He points, for example, to “considerable evidence in the radiographic literature suggesting that breast density is related to breast cancer risk.” And, Dr. Hartmann says, “there is some correlation between involution and breast density on mammography because a woman with fatty replacement of her breast tissue will show low density on a mammogram. And these women are more likely to have complete involution.”
But breast density on mammography can represent just about any finding except fatty tissue, she adds, because “the little lobules [as they undergo involution] are initially replaced with stroma, which shows up dense on a mammogram.”
Dr. Hartmann and colleagues plan to take a look at whether combining a finding of density on mammography and histologically determined involution status provides better risk prediction than either feature alone. “We have mammography density data for almost 3,000 of the women in our cohort” of women with benign breast disease, Dr. Hartmann says, “so we are looking at that very question.”
Combining a woman’s involution status with atypia seen in a benign breast biopsy could also provide a more synergistic risk picture. That’s because “involution is associated with reduced risk in atypia,” Dr. Hartmann says. “The other thing that affects risk associated with atypia is the number of foci of atypia, which is also something pathologists can tell us but it isn’t done routinely at this time.”
Research done at Mayo and published in 2007 found that if a woman’s benign breast biopsy has only one focus of atypia, her relative risk for developing breast cancer is 2.3, Dr. Hartmann says (Degnim AC, et al. J Clin Oncol. 2007;25:2671–2677). With two foci, it jumps to 5.3, and with three or more foci of atypia, the relative risk is eight times the risk of age-matched women. “That information,” Dr. Hartmann says, “perhaps by itself or in combination with involution, is going to be far better able to risk stratify these women.” (To put the risk into perspective, Dr. Hartmann notes that women with BRCA mutation have a relative risk 15 times higher. Hormonal replacement therapy confers a relative risk of 1.26.)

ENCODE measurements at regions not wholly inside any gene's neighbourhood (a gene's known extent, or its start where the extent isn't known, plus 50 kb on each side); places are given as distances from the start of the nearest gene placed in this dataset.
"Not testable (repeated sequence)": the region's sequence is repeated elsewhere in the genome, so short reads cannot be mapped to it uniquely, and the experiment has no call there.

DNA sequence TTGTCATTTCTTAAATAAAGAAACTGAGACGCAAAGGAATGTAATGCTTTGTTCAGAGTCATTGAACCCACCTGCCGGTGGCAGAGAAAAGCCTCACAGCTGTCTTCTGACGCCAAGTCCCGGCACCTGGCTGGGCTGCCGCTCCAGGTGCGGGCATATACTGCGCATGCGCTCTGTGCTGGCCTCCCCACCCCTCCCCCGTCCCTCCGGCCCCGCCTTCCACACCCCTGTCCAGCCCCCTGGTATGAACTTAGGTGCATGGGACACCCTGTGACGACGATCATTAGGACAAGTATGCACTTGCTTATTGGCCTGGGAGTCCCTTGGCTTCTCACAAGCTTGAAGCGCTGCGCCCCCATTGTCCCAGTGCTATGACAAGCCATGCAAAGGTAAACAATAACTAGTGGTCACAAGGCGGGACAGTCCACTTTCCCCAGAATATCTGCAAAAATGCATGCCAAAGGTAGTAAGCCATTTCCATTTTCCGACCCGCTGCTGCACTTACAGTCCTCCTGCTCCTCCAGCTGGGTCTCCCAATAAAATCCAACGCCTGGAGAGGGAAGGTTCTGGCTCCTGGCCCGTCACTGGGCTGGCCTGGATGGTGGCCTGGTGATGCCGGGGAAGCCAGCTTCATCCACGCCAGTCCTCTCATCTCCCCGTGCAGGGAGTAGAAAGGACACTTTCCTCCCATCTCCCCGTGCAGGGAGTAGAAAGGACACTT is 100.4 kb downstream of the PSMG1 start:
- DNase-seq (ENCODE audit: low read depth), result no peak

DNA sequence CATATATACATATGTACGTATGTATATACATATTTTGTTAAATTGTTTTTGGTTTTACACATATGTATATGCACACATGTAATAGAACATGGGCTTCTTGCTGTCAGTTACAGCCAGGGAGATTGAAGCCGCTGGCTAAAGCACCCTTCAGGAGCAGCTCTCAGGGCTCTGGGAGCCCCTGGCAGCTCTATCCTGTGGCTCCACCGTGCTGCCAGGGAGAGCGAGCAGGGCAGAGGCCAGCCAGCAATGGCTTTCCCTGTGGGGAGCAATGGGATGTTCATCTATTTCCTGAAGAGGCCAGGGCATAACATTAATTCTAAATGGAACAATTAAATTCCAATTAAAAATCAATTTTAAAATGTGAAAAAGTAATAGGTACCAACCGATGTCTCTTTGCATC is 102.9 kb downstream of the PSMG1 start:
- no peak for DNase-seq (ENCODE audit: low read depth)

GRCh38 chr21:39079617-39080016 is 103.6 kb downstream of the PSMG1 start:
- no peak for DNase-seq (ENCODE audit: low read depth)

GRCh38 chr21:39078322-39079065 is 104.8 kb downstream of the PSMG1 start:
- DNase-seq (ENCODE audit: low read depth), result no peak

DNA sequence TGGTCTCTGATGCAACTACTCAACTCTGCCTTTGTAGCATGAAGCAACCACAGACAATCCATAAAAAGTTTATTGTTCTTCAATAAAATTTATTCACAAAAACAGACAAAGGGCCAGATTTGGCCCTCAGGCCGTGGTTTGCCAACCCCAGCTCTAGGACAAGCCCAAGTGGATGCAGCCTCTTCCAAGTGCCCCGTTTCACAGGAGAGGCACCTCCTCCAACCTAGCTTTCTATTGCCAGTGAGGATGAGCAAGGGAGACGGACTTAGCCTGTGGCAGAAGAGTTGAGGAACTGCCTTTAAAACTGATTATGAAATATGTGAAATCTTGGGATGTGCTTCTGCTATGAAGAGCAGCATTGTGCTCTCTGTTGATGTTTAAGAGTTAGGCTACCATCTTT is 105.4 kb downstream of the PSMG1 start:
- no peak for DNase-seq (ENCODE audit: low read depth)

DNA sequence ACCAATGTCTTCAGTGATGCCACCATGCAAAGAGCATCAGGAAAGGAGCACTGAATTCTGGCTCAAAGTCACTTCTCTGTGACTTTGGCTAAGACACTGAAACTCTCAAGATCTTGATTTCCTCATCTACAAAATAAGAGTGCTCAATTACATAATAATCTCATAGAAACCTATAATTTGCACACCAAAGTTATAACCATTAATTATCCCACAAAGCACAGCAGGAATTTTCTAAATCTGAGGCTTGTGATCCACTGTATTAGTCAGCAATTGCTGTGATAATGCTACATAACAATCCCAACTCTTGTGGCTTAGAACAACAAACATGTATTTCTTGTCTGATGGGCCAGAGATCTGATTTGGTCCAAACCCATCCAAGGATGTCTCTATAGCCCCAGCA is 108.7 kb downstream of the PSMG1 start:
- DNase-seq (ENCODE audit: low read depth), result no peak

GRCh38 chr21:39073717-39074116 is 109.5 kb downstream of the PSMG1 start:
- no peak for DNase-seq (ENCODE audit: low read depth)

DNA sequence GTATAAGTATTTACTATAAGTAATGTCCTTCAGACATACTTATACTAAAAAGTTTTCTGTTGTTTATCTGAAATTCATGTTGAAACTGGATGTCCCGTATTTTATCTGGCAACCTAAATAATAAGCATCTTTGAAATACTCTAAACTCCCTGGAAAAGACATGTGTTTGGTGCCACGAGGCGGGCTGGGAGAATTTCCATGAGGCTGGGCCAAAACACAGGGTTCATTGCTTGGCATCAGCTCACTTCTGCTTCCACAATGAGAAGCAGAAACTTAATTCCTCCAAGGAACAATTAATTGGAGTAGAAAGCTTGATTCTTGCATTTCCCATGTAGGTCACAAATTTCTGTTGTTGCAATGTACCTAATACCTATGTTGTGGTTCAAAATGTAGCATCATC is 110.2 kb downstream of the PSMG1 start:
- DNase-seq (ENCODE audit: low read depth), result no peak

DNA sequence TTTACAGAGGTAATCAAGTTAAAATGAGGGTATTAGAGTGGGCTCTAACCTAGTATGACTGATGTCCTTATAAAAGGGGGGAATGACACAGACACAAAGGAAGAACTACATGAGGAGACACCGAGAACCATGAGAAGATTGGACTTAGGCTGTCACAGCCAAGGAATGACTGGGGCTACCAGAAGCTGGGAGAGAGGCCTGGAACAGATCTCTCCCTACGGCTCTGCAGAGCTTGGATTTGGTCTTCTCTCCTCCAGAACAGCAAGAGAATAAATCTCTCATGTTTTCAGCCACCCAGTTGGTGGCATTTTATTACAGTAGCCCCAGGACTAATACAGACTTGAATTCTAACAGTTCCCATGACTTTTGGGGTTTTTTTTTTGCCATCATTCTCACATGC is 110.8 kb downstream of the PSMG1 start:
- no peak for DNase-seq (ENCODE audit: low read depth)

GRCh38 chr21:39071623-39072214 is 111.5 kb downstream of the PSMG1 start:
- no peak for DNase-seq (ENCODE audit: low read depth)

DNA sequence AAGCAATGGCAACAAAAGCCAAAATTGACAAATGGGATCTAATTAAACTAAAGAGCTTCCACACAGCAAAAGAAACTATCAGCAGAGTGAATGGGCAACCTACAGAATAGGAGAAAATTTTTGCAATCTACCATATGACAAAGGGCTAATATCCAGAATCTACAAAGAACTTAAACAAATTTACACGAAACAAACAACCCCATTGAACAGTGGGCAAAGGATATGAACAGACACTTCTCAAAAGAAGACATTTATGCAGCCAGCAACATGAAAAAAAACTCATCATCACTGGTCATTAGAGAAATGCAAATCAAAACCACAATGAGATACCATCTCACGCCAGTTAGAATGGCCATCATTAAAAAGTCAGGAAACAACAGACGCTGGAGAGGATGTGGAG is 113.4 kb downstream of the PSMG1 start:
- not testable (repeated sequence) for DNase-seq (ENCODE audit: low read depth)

Mayo researchers have not yet come up with a risk calculation combining the number of foci of atypia with involution.
Dr. Hartmann and her research colleagues are also identifying other risk-related biomarkers, one of which is COX-2 expression in the breast tissue of women with atypia. A Mayo study published last year found overexpression of COX-2 was statistically significantly associated with the type of atypia, the number of foci of atypia, and age at the time of biopsy (older than 45 years). The study authors conclude that COX-2 could be a target for chemoprevention in the form of nonsteroidal anti-inflammatory drugs (Visscher DW, et al. J Natl Cancer Inst. 2008;100:421–427).
Dr. Hartmann says Mayo isn’t ready to release other risk factors and biomarkers into the public domain.
“The whole point is to stratify risk into meaningful groups of high, moderate, and low,” she says, and then look for ways to determine who would benefit from breast MRI, for instance. And that might, for example, be women with atypia with no involution or those with atypia with multiple foci, she notes.
Says Dr. Visscher, “If we can identify women at very high risk” comparable to that conferred by BRCA mutations, those women “may want to get additional screening and perhaps pharmacological or surgical risk reduction.”
Karen Lusky is a writer in Brentwood, Tenn.